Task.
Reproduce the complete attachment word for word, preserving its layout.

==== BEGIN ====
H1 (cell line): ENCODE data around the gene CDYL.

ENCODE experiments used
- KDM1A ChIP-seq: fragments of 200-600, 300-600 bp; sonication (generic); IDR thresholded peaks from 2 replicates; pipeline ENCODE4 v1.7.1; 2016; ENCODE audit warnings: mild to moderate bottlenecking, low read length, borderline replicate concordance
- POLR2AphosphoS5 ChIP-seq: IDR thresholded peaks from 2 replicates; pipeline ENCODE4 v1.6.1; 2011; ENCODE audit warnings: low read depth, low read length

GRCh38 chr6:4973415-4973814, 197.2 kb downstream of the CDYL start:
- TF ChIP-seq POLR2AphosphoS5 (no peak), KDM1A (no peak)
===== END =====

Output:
H1 (cell line): ENCODE data around the gene CDYL.

ENCODE experiments used
- KDM1A ChIP-seq: fragments of 200-600, 300-600 bp; sonication (generic); IDR thresholded peaks from 2 replicates; pipeline ENCODE4 v1.7.1; 2016; ENCODE audit warnings: mild to moderate bottlenecking, low read length, borderline replicate concordance
- POLR2AphosphoS5 ChIP-seq: IDR thresholded peaks from 2 replicates; pipeline ENCODE4 v1.6.1; 2011; ENCODE audit warnings: low read depth, low read length

GRCh38 chr6:4973415-4973814, 197.2 kb downstream of the CDYL start:
- TF ChIP-seq POLR2AphosphoS5 (no peak), KDM1A (no peak)